new Field Maple

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new Field Maple

Post  Richard S on Sun Jan 29, 2017 4:22 pm

Hi folks

Just downloading some photos so I thought I'd share one.

This is my latest aquisition. It's a Field Maple, Acer Campestre.

I believe it's an air layer (although I haven't explored the roots yet as they were frozen solid in the pot until this morning!).



I think this could be a great tree given time. It has loads of character although styling it may prove a little challenging. There's a lot going on in there  Laughing  A serious cut back and removal of unwanted branches will be the first job. For now though I'm happy to just decide on the basics.

This image is my preferred front/angle.

Regards

Richard
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Re: new Field Maple

Post  steveb on Mon Jan 30, 2017 12:29 am

I really like the tree - it has a lot of potential.  How tall is it?  The reason I ask is that I have one I've been growing in the ground for 4 years.  It now has a 3 inch trunk.  That would make the final tree height 18 - 24 inches.  Will the leaves reduce enough to look convincing for a tree of that height?

Thanks for sharing.
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Re: new Field Maple

Post  AlainK on Mon Jan 30, 2017 4:35 pm

Very interesting material. There's perhaps a bit of trimming to be done, but it's got geat potential I think.

Some twigs seem to be slightly winged, it gives it even more character. (I wanted to reply to steveb's question, and I read your post again: I agree, I realise I've actually more or less repeated what you wrote Wink )

steveb:
"That would make the final tree height 18 - 24 inches.  Will the leaves reduce enough to look convincing for a tree of that height?"

Took my calculator : 24 x 2.54cm = 60.96 cm. (two big feet!) (a yard minus a foot)
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That makes it a big bonsai!

When planted in the ground and let grown freely, some leaves can be over 10 cm (4 inches), but when potted, they can be reduced to under 2.5 cm (1 inch): the more it ramifies, the smaller the leaves.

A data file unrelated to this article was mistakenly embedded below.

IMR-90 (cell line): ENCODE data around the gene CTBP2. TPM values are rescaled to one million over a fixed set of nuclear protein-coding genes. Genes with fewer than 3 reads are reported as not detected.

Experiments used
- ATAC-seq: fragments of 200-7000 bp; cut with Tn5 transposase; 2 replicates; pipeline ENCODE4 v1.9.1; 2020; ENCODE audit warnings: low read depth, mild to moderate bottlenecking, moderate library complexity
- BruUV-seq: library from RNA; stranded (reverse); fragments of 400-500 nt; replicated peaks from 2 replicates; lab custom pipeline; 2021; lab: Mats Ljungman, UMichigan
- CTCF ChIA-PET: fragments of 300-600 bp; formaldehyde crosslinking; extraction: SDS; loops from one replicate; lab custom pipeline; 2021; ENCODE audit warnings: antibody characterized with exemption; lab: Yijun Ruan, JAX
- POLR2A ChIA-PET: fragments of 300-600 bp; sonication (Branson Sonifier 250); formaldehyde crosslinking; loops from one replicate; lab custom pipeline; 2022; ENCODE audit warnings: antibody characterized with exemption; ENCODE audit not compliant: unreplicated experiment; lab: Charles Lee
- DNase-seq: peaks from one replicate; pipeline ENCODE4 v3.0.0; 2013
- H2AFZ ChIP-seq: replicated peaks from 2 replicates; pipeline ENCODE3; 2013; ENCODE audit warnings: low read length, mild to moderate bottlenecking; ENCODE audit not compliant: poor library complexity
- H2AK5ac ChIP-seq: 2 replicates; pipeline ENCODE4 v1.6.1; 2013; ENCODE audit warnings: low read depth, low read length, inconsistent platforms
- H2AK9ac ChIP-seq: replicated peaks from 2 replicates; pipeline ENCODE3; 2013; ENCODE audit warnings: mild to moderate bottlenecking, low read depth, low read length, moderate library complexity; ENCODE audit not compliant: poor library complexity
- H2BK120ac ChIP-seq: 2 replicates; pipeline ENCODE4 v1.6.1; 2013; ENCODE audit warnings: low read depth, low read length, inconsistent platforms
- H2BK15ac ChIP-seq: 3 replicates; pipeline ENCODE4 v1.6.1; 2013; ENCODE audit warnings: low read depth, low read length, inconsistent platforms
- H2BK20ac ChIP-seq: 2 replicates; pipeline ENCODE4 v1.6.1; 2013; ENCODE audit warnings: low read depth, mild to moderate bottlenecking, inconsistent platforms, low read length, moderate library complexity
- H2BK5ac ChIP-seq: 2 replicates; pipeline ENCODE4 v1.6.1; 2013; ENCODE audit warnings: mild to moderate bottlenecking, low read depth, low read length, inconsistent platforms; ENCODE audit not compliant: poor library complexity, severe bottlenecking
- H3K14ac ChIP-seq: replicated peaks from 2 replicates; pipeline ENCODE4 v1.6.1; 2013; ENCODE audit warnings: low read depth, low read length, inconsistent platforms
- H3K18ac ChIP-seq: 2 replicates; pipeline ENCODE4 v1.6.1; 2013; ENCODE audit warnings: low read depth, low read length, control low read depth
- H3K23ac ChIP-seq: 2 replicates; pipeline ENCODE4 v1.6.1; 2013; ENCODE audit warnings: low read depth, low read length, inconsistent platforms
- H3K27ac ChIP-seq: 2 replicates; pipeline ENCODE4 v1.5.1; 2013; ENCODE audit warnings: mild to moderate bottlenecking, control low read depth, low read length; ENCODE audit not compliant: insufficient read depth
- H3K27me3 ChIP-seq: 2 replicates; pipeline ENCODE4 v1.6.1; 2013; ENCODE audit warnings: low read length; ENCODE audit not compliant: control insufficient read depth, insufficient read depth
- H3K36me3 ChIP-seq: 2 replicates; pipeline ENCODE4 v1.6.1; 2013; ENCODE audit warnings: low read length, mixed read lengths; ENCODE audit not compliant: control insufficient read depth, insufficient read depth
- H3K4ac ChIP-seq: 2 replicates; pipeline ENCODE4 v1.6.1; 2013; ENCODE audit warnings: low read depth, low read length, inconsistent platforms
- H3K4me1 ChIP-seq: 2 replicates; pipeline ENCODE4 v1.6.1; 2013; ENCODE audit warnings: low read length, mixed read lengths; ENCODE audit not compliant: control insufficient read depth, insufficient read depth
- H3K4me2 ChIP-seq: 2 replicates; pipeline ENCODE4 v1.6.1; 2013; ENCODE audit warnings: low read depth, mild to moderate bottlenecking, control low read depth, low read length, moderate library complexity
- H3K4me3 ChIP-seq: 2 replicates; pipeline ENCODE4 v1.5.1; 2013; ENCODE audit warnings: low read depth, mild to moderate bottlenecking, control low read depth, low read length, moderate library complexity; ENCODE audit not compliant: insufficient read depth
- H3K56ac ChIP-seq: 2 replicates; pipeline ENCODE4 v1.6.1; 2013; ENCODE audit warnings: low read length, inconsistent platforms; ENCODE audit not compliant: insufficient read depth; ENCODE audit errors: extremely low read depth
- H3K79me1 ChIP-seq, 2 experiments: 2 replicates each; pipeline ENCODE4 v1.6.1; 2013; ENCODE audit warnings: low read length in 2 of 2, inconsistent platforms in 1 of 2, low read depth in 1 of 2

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Re: new Field Maple

Post  augustine on Mon Jan 30, 2017 4:42 pm

Great tree!

I also grow A. campestre and like the species very much.

Good luck, you'll have fun with this one.

Augustine

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Re: new Field Maple

Post  Richard S on Mon Jan 30, 2017 6:30 pm

Thanks guys

My tree is about 2ft in total height although it will obviously be a bit shorter when I've cut it back.

Regarding leaf size I've found that Acer Campestre vary quite a lot. I have a couple in the garden which have naturally very small leaves (although they're not bonsais - yet  Cool  ). The ones I have in pots are much bigger unfortunately but as Alain says they do reduce with increased ramification and of course the winter image is just as important.

I hope to update this post as the work progresses so watch this space.

Cheers

Richard
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Re: new Field Maple

Post  AlainK on Mon Jan 30, 2017 9:37 pm

Richard S wrote:
(...)
I've found that Acer Campestre vary quite a lot.
(...)

Absolootely! Laughing

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Re: new Field Maple

Post  steveb on Tue Jan 31, 2017 12:37 am

Wow, 1 inch.  Cool.  Thanks for the reply.
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Re: new Field Maple

Post  Richard S on Sat Feb 04, 2017 7:51 pm

I gave this tree a hard cut back yesterday and thought I'd take a few photos so as to assess the results.

This probably still needs a bit more work before I'm finished but just for fun I indulged in a little "virtual potting up". I think it would look good in this Tony Remington pot (although I actually bought it for another Field Maple). Being an air layer it could probably go straight into a bonsai pot this spring but for the vigour of the tree I should probably put into a bigger container for a couple of years.

Anyway this is the direction of travel!



Opinions welcome of course.